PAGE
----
A few years ago, Prof. Sam Van Aken was touring New York’s largest plantation and wondered, as he looked at the immense property that was necessary for it, if it were possible to grow several kinds of fruits on one tree. This thought led him to a unique project that took him five years to complete, and its fruits (pun intended) are reaped today: the development of a tree that can bear 40 different kinds of fruits.
Aken’s process included growing the trees that he wished to combine (aka “transplant”), chopping off some of the branches and transplanting them in a unique way onto the main tree. His successes along the way led to trees that bore a variety of fruits: cherries, nectarines, almonds, peaches, plums, etc.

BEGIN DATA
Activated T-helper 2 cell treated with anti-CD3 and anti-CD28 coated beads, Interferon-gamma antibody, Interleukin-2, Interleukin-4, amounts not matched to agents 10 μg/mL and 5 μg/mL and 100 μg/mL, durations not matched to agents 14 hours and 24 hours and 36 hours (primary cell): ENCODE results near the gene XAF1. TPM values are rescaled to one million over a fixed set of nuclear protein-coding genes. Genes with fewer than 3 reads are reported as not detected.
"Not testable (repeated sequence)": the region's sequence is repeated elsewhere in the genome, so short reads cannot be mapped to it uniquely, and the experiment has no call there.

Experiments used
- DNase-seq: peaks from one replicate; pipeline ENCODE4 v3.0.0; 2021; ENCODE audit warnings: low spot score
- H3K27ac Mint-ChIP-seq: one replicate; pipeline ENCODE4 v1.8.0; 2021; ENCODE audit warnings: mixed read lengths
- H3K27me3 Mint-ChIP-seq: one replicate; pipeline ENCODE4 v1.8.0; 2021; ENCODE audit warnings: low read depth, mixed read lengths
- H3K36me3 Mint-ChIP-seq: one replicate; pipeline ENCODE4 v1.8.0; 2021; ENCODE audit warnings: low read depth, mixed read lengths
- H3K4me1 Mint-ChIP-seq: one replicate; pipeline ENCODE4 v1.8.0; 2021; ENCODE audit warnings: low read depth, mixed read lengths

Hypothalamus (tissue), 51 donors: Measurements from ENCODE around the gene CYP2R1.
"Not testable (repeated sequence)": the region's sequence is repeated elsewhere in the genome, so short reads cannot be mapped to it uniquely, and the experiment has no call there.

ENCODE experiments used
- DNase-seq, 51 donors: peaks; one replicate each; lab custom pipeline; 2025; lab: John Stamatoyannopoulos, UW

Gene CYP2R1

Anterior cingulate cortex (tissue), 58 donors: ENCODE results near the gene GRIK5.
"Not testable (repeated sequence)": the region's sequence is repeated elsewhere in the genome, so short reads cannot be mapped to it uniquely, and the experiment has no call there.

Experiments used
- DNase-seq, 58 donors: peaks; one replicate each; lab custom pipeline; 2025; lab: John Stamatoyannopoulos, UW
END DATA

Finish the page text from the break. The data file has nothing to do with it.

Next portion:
Since each different plant requires different levels of irrigation and care, Aken keeps a journal that tracks the status of each plant, how much water it needs and when.
Aken’s first transplanted tree is over nine years old, and his success led him to create sixteen more such trees.
Most of these trees are planted in museums, cultural and community centers in the United States. Aken’s next step in the plan involves starting a plantation of such trees, as an homage to the plantation that started everything.
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